In the beginning of Parshat Balak, the nations of Moav and Midyan form an alliance, although they were otherwise bitter enemies, in order to fight against the Jewish people. What motivated them to wage a war against us? The Torah explains their motivation:
Moab was alarmed because that people was so numerous. Moab dreaded the Israelites, and Moab said to the elders of Midian, “Now this horde will lick clean all that is about us as an ox licks up the grass of the field.” And Balak son of Zippor, was king of Moab at that time. (Bamidbar 22:3-4)
They were afraid that the Jewish people would take over their land or otherwise subjugate them. Their reason was utilitarian in nature. Whether or not it was a legitimate concern, they had a reasonable motivation to go to war.
But what motivated Bilaam? Rather than directly entering the battlefield, Balak had a more sinister plot. He would commission the prophet Bilaam to curse the Jews, thus weakening their defenses prior to a military takeover. Why would Billam agree to such a plan?
The Talmud in Sanhedrin 105b, as quoted by Rashi, suggests that Bilaam was motivated by hate:
Hatred negates the standard conduct of those of prominence. This is derived from Bilaam, as it is stated: “And Bilaam rose early in the morning and saddled his donkey” (Numbers 22:21).
Commenting on this passage in the Talmud, Rashi writes:
The evil Bilaam hated the Jewish people and therefore forgo the standard conduct of those of prominence when he saddled the donkey himself.
It’s certainly true that Bilaam was being well paid by Balak, but the money was not what compelled Bilaam to attempt to curse the Jews according to Rashi. It was hate. He hated the Jewish people so much that he was even willing to saddle his own donkey and set out on the journey to Moav.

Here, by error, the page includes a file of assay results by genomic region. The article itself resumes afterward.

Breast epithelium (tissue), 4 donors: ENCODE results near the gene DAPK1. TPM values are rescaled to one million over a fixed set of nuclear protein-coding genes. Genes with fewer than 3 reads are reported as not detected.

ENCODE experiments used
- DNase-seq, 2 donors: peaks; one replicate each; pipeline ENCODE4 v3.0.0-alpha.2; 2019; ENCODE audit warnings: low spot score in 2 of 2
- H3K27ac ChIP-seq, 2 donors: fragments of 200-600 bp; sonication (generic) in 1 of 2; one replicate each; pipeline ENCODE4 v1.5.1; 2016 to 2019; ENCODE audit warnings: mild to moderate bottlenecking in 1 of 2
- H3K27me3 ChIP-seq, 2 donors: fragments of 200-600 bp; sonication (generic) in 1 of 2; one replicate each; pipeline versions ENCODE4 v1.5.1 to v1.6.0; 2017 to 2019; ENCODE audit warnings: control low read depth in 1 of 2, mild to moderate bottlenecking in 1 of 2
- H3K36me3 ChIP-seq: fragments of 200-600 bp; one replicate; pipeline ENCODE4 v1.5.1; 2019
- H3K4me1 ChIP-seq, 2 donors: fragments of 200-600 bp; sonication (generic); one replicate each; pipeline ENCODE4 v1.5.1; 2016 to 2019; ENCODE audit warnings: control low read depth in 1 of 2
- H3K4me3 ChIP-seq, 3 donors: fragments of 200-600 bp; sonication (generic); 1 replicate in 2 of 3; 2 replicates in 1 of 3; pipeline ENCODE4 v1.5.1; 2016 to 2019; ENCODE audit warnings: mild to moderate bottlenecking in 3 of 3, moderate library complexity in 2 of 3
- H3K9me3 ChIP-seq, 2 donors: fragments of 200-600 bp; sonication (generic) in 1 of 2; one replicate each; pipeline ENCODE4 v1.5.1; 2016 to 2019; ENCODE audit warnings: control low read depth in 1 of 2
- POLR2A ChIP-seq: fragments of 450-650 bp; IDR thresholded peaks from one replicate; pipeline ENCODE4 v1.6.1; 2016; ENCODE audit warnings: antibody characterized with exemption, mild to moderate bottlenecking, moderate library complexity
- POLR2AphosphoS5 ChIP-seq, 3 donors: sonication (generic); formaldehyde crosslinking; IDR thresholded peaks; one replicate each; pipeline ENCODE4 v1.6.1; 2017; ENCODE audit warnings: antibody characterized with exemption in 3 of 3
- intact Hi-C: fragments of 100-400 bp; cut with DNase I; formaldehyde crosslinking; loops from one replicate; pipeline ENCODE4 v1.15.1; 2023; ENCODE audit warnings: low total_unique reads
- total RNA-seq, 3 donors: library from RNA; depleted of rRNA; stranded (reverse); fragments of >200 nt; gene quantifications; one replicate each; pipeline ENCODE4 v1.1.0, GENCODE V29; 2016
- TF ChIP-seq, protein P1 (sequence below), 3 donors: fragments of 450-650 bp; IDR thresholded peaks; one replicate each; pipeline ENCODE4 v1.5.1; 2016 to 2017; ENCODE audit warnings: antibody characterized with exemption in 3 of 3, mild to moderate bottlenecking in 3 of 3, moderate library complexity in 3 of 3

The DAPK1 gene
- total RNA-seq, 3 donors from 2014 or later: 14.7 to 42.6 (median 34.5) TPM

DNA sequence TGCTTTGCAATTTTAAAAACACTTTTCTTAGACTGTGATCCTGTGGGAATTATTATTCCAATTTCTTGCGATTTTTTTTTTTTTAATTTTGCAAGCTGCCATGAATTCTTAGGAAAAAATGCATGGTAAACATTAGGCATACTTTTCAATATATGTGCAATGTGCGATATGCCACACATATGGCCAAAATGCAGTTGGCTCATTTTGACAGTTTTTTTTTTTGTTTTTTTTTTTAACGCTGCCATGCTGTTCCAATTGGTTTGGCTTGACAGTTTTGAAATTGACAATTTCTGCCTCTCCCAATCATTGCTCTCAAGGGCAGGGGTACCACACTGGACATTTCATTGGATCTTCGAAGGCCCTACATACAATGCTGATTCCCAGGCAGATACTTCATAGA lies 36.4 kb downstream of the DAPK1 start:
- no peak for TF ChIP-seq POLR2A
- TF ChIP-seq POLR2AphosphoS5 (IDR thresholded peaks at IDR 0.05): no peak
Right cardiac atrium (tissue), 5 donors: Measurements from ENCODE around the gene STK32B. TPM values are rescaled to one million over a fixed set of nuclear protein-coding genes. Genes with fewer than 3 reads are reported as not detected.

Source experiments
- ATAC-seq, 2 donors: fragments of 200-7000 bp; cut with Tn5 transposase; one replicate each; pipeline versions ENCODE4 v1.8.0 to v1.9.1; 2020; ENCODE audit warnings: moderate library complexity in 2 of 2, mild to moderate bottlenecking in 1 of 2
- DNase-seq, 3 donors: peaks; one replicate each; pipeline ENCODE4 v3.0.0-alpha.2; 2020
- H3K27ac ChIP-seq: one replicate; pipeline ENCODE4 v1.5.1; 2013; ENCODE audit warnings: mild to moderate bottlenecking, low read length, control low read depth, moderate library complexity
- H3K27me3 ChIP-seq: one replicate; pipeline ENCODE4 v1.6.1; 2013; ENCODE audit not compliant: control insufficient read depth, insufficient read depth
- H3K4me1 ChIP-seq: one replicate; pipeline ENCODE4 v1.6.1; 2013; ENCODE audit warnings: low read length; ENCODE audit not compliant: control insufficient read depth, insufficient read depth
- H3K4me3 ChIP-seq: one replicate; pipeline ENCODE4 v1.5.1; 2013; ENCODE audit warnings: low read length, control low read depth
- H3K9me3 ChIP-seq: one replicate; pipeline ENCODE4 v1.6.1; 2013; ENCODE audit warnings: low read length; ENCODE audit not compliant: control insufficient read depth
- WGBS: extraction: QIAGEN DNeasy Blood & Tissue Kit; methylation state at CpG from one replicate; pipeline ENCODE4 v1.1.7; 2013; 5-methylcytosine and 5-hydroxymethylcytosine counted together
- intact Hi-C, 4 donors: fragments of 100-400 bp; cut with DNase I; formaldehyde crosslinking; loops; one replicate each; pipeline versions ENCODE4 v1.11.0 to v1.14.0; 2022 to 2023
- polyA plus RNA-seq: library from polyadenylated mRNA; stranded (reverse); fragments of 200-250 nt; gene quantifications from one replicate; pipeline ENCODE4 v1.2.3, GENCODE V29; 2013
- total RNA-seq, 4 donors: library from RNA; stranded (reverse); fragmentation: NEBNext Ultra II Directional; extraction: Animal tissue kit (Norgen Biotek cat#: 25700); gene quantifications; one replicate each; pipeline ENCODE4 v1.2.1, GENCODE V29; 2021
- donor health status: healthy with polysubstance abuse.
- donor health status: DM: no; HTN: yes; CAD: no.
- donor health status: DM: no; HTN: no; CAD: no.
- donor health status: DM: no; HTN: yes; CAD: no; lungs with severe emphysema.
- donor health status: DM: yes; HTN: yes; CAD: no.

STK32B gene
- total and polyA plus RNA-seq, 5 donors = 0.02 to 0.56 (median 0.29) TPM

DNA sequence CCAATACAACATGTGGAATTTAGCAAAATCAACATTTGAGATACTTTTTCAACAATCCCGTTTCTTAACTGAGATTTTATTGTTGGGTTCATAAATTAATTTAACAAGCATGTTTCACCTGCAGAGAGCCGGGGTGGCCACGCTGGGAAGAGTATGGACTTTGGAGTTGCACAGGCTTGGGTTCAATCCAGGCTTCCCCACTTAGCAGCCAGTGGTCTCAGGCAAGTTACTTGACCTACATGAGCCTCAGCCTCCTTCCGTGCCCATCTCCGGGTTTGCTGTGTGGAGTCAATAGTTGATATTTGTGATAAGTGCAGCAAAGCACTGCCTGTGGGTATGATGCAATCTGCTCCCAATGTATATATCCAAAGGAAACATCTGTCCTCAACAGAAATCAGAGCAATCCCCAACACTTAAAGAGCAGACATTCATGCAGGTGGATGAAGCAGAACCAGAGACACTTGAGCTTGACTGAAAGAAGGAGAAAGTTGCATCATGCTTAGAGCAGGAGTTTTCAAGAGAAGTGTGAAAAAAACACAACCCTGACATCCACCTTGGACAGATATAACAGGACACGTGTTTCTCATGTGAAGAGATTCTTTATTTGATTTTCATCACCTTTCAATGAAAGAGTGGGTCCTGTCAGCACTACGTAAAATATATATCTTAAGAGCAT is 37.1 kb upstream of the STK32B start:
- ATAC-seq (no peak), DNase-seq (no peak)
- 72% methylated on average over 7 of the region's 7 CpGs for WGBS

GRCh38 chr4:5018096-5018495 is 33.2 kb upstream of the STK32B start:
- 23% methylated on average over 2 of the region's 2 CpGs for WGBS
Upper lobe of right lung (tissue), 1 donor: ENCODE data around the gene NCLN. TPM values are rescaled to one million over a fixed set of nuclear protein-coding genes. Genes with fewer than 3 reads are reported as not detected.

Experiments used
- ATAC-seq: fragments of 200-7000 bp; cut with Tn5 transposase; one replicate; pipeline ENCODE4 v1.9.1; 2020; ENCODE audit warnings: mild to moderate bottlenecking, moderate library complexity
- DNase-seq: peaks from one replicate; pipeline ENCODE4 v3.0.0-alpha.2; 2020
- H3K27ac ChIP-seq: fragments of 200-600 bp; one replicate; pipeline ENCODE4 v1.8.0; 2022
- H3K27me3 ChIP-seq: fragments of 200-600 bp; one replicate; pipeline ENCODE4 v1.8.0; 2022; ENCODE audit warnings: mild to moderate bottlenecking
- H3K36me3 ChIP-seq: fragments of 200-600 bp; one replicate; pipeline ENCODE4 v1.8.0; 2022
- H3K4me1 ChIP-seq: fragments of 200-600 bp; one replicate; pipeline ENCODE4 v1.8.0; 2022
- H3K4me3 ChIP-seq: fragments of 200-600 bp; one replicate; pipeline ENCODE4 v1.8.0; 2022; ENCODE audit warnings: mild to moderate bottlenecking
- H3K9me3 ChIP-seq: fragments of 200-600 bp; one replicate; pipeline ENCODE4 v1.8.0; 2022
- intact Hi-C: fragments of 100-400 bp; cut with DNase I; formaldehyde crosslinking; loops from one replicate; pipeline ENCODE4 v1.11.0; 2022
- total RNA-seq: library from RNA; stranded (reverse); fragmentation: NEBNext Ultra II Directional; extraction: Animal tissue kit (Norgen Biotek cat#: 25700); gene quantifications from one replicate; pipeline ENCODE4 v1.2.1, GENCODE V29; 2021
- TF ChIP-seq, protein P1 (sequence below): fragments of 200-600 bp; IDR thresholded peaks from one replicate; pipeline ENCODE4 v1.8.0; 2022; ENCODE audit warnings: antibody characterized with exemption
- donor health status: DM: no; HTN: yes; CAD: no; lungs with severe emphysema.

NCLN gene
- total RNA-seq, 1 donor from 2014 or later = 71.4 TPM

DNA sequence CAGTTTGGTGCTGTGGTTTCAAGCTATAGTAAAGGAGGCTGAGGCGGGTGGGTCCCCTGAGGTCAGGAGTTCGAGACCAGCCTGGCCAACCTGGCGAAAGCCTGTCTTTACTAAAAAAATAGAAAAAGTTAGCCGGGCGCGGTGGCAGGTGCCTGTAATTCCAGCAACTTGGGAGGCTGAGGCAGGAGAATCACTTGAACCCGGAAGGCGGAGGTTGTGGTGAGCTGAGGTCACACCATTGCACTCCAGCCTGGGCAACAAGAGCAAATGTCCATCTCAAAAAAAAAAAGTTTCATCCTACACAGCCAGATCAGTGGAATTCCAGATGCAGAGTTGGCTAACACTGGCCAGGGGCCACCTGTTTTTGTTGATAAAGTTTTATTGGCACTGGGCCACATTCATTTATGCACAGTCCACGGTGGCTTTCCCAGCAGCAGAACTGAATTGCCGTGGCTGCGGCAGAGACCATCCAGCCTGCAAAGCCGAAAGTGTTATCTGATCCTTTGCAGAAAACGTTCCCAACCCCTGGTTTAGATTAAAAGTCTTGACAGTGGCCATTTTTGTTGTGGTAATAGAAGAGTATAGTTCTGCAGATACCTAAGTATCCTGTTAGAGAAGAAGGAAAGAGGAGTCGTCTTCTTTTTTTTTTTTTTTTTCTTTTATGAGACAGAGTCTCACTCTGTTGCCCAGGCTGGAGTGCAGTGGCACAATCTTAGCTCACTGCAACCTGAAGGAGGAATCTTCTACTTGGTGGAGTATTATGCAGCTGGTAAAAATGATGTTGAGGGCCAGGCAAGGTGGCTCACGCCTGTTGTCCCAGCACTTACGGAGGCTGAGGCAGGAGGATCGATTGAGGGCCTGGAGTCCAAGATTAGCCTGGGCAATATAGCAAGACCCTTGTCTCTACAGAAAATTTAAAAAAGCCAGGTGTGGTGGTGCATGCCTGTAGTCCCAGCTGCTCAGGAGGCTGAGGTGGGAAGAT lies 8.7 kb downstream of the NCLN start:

The Bechor Shor (Bamidbar 22:22) has a different approach. Bilaam was not motivated by hate, he was motivated by greed.
There is no doubt that Balak was willing to pay Bilaam a large fortune to curse the Jews. But initially Bilaam refused because he knew that such a curse would not be successful as it was not the will of God. Eventually Bilaam had a change of heart, and agreed to do Balak’s bidding. Why? For Rashi it would seem that his hatred of the Jews was strong enough to tip the scales. For the Bechor Shor it was his love of money that compelled him to go along with the plan.
This debate, can be viewed through the broader lens of an age old question: Why do people hate the Jews? Why is there antisemitism? Perhaps there are two approaches. Option one is that there exists in the world an irrational, immutable antisemitism, unaffected by reason or cause (Rashi). Option two is that the Jewish people take the brunt and are the collateral damage of self serving actions (Bechor Shor).
This debate strongly parallels a similar debate among the commentaries in the beginning of the book of Shemot. Why did Pharaoh persecute the Jewish people in Egypt? The Ramban (Shemot 1:10) writes that Pharaoh hated the Jews. However, he knew that his people would not allow him to immediately harm the Jews and therefore he slowly, over a period of time, released harsher and harsher decrees against the Jewish people.
The Ibn Ezra (Shemot 1:13) maintains that it was much more utilitarian in nature. Pharaoh needed good slave labor. And the more work he gave them, the more he saw the value in their subjugation. Like the Bechor Shor’s understanding of Bilaam, the Ibn Ezra saw ulterior motives in Pharoah’s persecution of the Jews.
Antisemitism is sadly a constant in the world. Although it will no doubt persist despite the actions of the Jewish people, adopting the position of the Bechor Shor and Ibn Ezra could provide a glimmer of hope. When the nations of the world come to the realization that it is against their best interests to promote antisemitism, the climb in antisemitism incidents will God willing halt.